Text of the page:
Translating books, transcending boundaries

How can we have a global Grinnell without global literacy? This was the question behind the Translation Collective, a newly-formed group that seeks to encourage and facilitate the practice of translation on campus.

The group’s co-founders, Professor Hai-Dang Phan, English and Writing Lab Assistant David Perez, hope to supplement the literary scene already established at Grinnell through a series of readings and roundtable discussions with translators. But Phan said that the group’s goals extend beyond promoting the artistic merits of translation. He sees the practice of translation as being inherently interdisciplinary.

“We’re sort of just trying to facilitate translation on campus as both a literary practice, a creative practice and also as a critical model of thinking about what it means to be a citizen in the world today,” Phan said. “I think translation is really vital to Grinnell’s stated mission of a Global Grinnell … not just literary translation, but translation across the disciplines.”

The group emerged from conversations between Phan and Perez about the merits of translation as a teaching tool which can illuminate topics as specific as individual word choice in writing and as broad as what it means to live between two cultures. They were also informed by the students in Phan’s Ethnic American literature seminar and the work they did with translation.

Phan and Perez are optimistic about the ways in which studying the specifics of translation can prompt students to think more critically about the nuances and limitations of language. Perez in particular hopes to include students from non-English speaking backgrounds in a way that encourages diverse perspectives rather than assimilation.

“I always was concerned with how to engage the international students who came to Grinnell and how to give them a way to contribute something, rather than expect them to quickly adapt to Grinnell and write in English and put a lot of pressure on them to adapt to this environment,” Perez said. “Something about the translation project made me think that this is a way that we could turn it around and say, ‘Okay, it’s great that you’re from China or Pakistan and yeah, you’ve got to write papers and all that stuff, but it would be cool if you could contribute what you already have, what you carried with you.’”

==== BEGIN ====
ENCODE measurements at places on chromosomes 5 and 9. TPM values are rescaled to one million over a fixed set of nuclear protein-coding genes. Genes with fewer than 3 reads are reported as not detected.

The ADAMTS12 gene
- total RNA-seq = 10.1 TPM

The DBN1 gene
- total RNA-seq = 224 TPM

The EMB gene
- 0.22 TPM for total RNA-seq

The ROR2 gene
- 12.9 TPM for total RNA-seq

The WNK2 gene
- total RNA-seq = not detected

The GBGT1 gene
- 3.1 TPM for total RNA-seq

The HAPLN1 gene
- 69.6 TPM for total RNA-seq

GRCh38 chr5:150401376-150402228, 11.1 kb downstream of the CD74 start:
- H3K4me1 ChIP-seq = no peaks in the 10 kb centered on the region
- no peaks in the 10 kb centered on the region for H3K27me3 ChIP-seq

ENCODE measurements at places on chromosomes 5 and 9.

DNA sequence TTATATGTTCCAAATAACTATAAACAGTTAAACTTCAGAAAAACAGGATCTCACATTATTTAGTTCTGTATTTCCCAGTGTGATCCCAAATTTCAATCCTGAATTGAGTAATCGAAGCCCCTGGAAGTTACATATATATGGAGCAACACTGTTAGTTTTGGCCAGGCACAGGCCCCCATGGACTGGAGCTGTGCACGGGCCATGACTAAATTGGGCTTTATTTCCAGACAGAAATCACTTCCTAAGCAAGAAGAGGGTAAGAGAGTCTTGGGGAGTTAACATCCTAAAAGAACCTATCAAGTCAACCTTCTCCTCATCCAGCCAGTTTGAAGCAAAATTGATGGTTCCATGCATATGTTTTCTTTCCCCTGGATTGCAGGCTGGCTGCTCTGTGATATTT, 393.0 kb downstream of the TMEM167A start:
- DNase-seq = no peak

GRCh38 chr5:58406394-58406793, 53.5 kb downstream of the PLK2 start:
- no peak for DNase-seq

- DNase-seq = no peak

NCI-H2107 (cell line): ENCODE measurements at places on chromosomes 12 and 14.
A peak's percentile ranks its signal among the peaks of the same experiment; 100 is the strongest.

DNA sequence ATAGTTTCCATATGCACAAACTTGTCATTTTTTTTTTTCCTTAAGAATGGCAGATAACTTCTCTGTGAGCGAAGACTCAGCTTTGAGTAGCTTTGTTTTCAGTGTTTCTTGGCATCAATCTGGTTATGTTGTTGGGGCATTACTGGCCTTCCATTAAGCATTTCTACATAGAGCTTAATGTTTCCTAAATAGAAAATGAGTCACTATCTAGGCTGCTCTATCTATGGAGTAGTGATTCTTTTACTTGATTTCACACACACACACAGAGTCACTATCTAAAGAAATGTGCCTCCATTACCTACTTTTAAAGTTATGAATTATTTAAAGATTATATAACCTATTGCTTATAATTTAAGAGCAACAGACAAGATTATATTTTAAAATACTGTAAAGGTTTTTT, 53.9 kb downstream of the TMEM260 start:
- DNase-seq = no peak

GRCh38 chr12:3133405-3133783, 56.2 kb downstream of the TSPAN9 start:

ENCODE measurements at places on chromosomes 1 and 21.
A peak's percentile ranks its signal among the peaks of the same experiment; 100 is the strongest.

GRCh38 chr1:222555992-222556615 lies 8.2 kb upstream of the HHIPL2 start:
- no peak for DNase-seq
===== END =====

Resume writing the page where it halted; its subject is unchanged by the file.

The Translation Collective currently includes a number of students working independently to translate texts with faculty support. Its future goals include hosting salons where students and faculty can showcase and respond to one another’s works in translation and reaching out to faculty from the Master of Fine Arts (MFA) in Literary Translation program at the University of Iowa, with whom Phan believes the Translation Collective shares a common goal.

“[The MFA program is] in line with our mission and spirit of trying to integrate translation across the curriculum as both a creative practice but also a method of inquiry that is very much in the spirit of the liberal arts, trying to integrate practice and language,” he said.

The translator series will begin this Thursday, Sept. 25 with Vietnamese translator, poet and fiction-writer Linh Dinh, who Phan describes as a “lively and rebellious spirit.” He will answer questions at a roundtable discussion at 4:15 p.m. in Mears Cottage. He will read from translations as well as his own work at 8 p.m. in Faulconer Gallery.

Ultimately, Phan said that studying translation and expanding literary boundaries is not just beneficial but necessary. “I don’t think it’s enough to read American literature, I think you need to read widely, globally. I think literature in translation actually sort of helps to enliven our literature.”